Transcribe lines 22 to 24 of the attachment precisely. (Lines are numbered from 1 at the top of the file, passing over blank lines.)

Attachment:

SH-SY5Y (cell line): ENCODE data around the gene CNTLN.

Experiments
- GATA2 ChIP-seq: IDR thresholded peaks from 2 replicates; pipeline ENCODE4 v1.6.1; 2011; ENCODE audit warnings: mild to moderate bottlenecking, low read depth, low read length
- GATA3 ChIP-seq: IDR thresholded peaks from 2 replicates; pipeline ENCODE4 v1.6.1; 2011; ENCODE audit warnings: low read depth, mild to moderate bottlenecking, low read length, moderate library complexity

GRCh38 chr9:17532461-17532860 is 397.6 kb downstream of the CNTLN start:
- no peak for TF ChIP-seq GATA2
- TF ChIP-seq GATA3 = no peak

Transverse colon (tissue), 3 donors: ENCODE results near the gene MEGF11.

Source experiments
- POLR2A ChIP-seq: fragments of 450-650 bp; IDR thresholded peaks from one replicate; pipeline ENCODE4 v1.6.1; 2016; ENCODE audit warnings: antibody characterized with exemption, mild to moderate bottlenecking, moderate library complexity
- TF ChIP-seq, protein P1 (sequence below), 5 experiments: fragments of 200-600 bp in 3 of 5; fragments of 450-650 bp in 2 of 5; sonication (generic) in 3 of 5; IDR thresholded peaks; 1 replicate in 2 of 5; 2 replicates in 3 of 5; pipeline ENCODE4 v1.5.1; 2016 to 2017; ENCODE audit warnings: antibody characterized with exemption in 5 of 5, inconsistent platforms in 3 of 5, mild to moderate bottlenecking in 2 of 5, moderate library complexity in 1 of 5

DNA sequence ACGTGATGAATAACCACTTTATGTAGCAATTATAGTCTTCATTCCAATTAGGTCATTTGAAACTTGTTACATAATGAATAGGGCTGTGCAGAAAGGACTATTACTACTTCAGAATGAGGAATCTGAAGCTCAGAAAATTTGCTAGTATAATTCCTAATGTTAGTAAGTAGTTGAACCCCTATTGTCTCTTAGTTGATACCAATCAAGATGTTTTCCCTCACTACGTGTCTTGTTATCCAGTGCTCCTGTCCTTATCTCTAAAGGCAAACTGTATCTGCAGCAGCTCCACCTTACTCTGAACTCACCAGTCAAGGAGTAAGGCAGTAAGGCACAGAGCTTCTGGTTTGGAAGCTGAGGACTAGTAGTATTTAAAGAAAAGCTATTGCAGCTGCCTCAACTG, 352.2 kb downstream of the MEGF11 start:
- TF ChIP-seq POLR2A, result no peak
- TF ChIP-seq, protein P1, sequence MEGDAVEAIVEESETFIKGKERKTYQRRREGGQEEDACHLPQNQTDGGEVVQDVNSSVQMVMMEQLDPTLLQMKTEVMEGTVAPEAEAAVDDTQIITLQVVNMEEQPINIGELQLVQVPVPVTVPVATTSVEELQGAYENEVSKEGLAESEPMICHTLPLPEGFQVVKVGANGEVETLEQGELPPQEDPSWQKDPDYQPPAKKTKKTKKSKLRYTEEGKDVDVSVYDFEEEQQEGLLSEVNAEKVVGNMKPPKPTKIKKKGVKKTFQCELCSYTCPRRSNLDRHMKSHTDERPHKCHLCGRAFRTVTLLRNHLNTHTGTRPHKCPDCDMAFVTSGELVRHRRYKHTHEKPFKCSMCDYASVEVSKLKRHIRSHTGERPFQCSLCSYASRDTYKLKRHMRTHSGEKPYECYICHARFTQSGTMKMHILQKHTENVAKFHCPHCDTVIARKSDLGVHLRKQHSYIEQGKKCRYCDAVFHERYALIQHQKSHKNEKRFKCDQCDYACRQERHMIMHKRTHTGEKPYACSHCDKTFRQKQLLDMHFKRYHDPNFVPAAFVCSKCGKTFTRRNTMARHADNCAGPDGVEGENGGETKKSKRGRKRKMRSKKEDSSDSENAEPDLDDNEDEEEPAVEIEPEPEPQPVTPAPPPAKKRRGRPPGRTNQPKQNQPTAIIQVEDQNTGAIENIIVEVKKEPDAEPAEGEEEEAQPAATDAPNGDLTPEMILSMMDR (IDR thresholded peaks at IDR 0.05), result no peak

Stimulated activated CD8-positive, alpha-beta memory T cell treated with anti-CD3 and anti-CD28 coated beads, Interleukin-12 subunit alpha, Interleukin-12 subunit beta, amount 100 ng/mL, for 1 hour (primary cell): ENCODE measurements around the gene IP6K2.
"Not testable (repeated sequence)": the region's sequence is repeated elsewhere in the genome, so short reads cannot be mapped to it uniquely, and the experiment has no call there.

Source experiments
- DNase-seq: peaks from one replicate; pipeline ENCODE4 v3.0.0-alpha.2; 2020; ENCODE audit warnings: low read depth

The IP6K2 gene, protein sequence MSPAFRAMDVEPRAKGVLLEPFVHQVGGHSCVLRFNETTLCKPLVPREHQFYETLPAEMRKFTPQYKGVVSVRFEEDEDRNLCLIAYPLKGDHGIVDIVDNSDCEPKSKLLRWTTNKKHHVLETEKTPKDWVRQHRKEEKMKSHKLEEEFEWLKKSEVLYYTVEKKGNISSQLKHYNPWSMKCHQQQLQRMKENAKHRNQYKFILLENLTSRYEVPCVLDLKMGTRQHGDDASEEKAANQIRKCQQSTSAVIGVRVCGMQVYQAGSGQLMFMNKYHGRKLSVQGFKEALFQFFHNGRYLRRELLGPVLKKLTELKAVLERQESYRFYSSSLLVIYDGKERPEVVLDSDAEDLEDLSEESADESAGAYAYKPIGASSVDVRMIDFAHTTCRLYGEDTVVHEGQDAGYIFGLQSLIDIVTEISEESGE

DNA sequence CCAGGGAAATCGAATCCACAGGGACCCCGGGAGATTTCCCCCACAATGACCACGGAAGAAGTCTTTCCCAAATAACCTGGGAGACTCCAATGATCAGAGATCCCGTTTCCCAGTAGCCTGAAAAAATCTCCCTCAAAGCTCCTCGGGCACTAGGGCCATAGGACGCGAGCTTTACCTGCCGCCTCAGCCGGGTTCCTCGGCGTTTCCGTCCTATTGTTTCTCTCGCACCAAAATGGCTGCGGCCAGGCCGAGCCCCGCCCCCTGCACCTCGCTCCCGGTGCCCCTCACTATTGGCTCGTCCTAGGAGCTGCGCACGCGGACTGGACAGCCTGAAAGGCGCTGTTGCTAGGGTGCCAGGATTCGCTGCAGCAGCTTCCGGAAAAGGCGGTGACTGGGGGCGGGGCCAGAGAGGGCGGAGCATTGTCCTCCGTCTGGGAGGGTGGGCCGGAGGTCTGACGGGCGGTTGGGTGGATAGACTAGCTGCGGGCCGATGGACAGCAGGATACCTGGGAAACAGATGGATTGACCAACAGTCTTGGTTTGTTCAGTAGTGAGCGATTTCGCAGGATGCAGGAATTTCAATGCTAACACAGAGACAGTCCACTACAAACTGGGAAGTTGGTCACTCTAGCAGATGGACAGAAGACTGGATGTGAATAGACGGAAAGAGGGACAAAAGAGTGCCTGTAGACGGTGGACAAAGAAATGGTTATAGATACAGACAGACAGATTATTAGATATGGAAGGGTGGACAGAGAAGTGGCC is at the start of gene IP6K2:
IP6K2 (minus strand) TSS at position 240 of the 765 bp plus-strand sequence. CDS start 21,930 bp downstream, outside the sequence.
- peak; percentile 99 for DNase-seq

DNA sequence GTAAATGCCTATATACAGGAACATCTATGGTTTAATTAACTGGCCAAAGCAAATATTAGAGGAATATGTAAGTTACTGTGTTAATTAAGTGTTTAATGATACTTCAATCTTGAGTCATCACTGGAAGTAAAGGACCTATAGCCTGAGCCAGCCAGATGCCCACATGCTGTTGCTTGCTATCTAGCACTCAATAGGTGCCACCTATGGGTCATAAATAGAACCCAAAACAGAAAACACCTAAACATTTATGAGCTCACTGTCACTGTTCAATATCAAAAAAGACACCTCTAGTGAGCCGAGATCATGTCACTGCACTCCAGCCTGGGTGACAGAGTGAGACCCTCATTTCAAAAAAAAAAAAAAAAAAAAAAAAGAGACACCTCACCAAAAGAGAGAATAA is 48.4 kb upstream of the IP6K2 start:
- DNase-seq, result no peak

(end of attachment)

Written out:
- peak; percentile 99 for DNase-seq

DNA sequence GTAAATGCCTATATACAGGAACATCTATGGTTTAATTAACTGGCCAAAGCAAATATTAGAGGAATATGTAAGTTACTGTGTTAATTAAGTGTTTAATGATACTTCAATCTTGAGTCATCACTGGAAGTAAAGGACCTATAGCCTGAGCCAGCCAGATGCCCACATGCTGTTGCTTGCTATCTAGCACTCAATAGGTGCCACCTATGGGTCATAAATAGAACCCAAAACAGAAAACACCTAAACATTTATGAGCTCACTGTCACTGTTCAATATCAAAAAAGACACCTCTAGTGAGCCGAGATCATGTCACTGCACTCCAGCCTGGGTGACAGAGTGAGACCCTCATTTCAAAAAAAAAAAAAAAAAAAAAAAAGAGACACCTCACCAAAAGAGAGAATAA is 48.4 kb upstream of the IP6K2 start:
- DNase-seq, result no peak